The Deputy Senate President, Ovie Omo-Agege has revealed his standpoint on the clause regarding electronic transmission of results in the newly passed electoral act amendment bill.
The two chambers of the National Assembly at separate sessions passed the bill — there were very heated debates for and against over electronic transmission of results.
The Senate had passed the bill, giving the Nigerian Communications Commission (NCC) powers to certify coverage, subject to approval by the National Assembly, before INEC can be allowed to adopt electronic transmission of election results.
The House of Representatives stated that INEC can take the decision on electronic transmission “where practicable”.
The media aide to the Deputy Seate President, Efe Duku in a statement released Saturday gave the reason why his principal voted against allowing INEC full powers to decide on the transmission of results electronically.
According to him, supporting the decision to allow electronic transmission of results in all areas of the country would be “discriminatory”, considering the position of the Nigerian Communications Commission (NCC) that there isn’t network coverage across the country.
“The Distinguished Senator Ovie Omo-Agege did not vote against E-Transmission of election results. Rather, the Deputy President of the Senate wisely and courageously voted for an amendment to Clause 52(3) of the Bill (on E-Transmission) to guarantee secure E-Transmission of all election results and uniform application of E-Transmission everywhere in the country, not just some parts of it,” the statement reads.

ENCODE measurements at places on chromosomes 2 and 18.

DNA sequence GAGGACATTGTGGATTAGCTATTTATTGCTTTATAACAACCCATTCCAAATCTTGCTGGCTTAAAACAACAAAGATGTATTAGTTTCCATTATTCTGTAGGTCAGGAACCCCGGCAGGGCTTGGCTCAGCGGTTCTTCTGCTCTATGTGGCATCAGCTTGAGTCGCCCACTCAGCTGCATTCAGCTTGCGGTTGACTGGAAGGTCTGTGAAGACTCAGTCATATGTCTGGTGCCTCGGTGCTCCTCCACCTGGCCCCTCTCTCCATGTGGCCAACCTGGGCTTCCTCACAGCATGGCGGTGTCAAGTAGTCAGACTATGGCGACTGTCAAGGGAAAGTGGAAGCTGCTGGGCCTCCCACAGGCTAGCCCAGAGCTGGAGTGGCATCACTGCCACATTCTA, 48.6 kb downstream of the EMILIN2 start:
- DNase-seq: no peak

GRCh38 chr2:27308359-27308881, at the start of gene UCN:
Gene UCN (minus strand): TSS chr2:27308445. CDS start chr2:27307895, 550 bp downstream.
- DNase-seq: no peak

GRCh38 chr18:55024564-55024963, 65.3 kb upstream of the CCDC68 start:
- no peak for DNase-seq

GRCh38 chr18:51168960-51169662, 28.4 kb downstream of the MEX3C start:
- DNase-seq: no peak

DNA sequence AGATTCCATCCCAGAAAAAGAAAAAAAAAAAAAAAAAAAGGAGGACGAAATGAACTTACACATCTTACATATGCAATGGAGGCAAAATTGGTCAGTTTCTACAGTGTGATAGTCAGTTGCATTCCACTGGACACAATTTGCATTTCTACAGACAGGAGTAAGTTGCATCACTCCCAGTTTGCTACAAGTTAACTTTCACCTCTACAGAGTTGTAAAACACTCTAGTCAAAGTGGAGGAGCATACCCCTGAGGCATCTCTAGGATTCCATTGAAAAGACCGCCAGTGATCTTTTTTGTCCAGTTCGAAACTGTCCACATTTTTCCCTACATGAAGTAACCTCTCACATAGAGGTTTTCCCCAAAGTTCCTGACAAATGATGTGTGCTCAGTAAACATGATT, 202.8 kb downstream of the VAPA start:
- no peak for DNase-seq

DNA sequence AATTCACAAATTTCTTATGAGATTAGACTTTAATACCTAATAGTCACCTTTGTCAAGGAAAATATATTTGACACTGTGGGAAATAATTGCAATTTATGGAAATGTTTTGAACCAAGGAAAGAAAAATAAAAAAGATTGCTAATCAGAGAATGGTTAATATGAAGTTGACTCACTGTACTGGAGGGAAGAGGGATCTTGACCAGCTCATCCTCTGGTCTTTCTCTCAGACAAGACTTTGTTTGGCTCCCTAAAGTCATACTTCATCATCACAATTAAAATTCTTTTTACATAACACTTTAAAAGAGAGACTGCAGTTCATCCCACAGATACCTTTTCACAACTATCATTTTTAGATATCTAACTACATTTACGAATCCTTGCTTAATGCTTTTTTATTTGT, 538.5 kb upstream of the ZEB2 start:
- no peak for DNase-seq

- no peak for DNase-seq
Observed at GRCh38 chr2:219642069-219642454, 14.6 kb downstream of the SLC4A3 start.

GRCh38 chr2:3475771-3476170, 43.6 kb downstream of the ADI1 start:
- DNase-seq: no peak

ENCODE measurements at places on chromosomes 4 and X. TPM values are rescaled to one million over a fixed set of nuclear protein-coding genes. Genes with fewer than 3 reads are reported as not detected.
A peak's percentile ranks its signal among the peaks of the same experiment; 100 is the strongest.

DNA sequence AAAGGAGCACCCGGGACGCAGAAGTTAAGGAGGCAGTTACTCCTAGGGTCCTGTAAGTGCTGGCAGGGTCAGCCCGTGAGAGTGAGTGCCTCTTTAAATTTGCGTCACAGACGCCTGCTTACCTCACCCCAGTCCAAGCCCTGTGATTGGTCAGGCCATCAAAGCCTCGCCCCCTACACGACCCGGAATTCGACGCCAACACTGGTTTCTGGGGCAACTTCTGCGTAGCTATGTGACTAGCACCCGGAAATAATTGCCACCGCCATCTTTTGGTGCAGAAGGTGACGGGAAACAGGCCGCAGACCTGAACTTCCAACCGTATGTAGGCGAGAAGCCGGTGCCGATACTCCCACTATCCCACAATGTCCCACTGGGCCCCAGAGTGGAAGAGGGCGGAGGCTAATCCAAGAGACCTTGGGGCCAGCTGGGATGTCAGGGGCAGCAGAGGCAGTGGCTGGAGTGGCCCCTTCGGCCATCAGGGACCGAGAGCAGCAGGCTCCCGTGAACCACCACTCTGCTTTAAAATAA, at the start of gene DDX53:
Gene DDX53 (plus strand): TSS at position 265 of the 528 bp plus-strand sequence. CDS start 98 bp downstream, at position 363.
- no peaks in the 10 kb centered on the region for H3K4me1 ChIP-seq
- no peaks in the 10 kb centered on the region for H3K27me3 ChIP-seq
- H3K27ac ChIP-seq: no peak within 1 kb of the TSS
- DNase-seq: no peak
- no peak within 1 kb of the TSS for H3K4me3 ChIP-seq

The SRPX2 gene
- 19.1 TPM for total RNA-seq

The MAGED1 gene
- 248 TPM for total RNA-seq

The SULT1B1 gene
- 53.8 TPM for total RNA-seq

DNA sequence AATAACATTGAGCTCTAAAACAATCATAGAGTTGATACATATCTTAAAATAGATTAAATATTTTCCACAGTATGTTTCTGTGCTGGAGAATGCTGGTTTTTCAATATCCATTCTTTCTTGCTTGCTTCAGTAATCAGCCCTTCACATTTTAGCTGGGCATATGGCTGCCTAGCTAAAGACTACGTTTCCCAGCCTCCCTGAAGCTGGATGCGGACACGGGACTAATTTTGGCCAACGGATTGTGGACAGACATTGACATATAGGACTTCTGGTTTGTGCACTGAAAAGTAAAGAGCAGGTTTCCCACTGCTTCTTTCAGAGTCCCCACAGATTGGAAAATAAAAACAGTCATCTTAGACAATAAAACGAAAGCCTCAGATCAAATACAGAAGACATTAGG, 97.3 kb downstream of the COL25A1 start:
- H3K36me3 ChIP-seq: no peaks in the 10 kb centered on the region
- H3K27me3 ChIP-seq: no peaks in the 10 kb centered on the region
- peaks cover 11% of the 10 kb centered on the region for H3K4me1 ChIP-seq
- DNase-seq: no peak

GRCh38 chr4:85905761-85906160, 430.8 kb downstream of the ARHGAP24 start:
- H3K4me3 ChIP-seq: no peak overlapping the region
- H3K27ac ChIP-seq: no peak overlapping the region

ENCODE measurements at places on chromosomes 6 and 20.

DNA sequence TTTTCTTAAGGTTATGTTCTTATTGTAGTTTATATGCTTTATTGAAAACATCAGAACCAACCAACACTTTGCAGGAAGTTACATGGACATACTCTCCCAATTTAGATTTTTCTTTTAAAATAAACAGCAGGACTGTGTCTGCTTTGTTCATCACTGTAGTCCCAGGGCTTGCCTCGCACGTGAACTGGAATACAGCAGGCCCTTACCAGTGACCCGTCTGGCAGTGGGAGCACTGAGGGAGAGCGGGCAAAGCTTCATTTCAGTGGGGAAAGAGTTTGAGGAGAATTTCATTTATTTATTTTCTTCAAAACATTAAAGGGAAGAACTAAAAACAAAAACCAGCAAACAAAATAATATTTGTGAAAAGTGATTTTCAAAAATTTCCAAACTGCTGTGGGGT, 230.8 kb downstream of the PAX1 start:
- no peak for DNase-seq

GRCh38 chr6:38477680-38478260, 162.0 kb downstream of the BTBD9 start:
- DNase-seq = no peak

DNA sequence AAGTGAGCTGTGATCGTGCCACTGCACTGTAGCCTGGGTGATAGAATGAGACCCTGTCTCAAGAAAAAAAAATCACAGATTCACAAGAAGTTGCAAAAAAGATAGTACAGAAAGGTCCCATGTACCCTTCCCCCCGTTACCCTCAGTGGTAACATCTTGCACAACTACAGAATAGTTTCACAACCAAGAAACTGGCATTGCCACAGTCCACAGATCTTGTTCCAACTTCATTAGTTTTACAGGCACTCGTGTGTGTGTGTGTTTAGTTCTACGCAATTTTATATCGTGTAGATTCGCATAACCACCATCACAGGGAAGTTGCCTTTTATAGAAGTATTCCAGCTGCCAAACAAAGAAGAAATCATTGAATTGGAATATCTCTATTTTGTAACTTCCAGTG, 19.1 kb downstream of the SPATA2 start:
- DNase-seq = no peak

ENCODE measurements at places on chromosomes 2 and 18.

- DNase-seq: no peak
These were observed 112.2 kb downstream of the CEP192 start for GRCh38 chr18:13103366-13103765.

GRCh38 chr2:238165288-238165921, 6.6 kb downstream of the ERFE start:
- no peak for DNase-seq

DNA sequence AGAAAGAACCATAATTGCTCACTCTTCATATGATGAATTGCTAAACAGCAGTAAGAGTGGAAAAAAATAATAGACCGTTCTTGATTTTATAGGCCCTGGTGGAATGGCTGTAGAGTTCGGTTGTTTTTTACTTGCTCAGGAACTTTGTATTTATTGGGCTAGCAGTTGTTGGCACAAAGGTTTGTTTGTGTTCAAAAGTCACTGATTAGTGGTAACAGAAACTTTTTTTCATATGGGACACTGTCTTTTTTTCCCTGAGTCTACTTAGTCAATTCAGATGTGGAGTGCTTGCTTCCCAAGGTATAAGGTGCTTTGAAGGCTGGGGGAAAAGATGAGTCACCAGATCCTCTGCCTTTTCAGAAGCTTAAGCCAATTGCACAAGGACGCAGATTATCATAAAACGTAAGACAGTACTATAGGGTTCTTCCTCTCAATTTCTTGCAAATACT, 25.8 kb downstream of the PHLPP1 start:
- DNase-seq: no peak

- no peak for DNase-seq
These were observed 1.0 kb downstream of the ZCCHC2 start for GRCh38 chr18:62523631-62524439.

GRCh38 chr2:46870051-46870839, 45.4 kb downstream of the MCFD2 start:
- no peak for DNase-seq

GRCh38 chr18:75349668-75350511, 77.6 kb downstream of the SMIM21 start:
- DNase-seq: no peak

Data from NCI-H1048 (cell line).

“In simple terms, the Obarisi of Urhoboland voted to support an amendment that ensures, for example, that INEC does not transmit only election results in Urhobo electronically while other areas may have their results transmitted otherwise and safely. For him, all election results must be treated equally under a uniformly applied standard.
“Indeed, Senator Omo-Agege as an erudite lawyer knows that it is unconstitutional for the National Assembly to enact an Electoral Act that is inherently discriminatory in its design and intended application. For him, to pass the test of constitutional validity, the law must apply uniformly to all electoral domains in the country, otherwise such a law could be easily struck down by a court if taken for judicial reviews by those who may be negatively impacted.
“Further, in arriving at his thoughtful decision, Senator Omo-Agege was guided by unimpeached data from the Nigerian Communication Commission (NCC) that E-Transmission of results is only possible in less than 50% of all electoral domains in the country.
“For him, the message from this data is that if INEC is allowed unfettered E-Transmission power, then there will be unequal treatment of election results and that would be a fundamental lawmaking flaw. So, he stood firm to prevent such a move that would have led to a needless waste of legislative resources and time.”